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Shishir Dash & Abhishek Dasgupta: Bidimensional Empirical mode decomposition

Empirical Mode Decomposition is a new technique used to decompose a given signal into other signals which are orthogonal to each other. This technique, first proposed by Huang, is unique in the sense that it is parameter-less and requires no basis functions to decompose any given signals. We are applying this method on two different types of data.

On the first hand we have cardiovascular data pertaining to the R-R intervals of the heartbeat. Empirical Mode Decomposition is used to analyse the data for its nonstationarity – a parameter which cannot be determined reliably by other methods. Also EMD can be use to find the intrinsic functions of the cardiovascular data which can then be utilised to find intrinsic time scales of th data.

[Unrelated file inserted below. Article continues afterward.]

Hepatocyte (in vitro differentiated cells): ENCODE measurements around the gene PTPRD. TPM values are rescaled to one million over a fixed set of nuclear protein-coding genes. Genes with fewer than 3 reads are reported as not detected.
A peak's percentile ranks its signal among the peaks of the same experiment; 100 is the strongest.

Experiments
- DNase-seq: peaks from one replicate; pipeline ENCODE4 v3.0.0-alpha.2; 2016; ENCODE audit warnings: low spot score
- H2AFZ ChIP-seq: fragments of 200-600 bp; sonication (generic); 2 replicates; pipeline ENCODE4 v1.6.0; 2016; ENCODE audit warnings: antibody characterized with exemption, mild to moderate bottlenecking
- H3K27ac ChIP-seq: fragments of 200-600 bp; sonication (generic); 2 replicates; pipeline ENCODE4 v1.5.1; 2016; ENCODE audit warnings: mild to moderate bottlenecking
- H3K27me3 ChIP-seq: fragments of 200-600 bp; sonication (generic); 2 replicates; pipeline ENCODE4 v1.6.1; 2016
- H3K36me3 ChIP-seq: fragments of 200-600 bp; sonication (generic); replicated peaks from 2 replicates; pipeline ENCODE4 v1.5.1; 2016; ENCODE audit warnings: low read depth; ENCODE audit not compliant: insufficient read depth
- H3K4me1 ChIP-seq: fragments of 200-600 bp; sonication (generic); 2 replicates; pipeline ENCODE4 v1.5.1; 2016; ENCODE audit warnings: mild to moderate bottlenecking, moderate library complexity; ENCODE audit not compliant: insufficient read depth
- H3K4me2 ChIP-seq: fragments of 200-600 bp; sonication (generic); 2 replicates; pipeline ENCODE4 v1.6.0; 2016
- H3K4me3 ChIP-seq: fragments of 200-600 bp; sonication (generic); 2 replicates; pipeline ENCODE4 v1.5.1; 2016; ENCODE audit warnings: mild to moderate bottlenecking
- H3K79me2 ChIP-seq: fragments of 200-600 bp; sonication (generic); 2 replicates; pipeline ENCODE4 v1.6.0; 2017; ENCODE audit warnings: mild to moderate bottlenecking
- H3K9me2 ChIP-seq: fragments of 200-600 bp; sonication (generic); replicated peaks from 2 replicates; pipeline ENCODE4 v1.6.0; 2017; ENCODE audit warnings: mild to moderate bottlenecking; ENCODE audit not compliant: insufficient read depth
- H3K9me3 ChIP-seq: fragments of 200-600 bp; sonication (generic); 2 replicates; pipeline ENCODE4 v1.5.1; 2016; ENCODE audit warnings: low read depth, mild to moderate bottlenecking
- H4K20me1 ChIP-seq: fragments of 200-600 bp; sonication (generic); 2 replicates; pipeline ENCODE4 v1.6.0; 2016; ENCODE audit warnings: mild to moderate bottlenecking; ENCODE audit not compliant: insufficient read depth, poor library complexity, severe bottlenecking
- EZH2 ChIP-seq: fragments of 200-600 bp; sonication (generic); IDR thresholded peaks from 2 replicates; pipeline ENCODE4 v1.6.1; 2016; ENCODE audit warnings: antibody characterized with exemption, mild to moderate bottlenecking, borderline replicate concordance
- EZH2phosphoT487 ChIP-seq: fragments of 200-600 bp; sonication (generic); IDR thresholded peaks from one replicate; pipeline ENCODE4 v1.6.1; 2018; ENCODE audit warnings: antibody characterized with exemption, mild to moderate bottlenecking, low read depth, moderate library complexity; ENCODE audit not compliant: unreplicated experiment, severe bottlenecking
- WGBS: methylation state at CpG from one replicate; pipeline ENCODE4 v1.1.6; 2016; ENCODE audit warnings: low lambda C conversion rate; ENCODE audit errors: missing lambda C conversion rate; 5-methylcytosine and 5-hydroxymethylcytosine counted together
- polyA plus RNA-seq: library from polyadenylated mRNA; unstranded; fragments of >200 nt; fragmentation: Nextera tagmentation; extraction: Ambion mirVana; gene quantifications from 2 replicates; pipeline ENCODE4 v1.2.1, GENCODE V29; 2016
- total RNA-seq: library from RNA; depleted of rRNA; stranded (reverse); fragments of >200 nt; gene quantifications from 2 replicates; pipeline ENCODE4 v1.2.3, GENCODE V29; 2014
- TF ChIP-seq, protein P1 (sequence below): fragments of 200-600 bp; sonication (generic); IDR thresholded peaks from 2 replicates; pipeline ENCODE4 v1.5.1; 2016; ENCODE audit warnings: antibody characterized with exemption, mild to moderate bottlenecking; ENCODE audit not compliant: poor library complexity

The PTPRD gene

On the other hand we also apply the concept of Empirical mode Decomposition on 2D data. The 2D data in question are grayscale images of the trabecular bone structure of tibia. Empirical mode decomposition is used to find the complexities of the bone structure. Various modes of this bone structure is also symbol encoded for further analysis.

References

1. The Empirical Mode Decomposition and the Hilbert spectrum for nonlinear and non-stationary time series analysis.

Authors: Norden E. Huang, Zeng Shen, Steven R. Long, Manli C. Wu, Hsing H. Shih, Quanan Zheng, Nai-Chuyan Yen, Chi Chao Tung and Nai-Chyuan Yen

The Royal Society

Proc. R. Soc. Lond. A (1998) 454, 903-995

2. Image Analysis by Bidimensional Empirical Mode Decomposition

Authors: J.C. Nunes, Y. Bouaoune, E. Delechelle, O. Niang, Ph. Bunel

Image and Vision Computing - 2003, 21, 1019-1026

3. Quantification of cancellous bone structure using symbolic dynamics and measures of complexity

Authors: Peter I. Saparin, Wolfgang Gowin, Jurgen Kurths, Dieter Felsenberg

Physical Review E, Volume 58, Number 5 - November 1998

4. Processing of 2D images from different skeletal locations and preliminary results of complesity estimations

Presentation given by Peter Saparin

December 18, 2001

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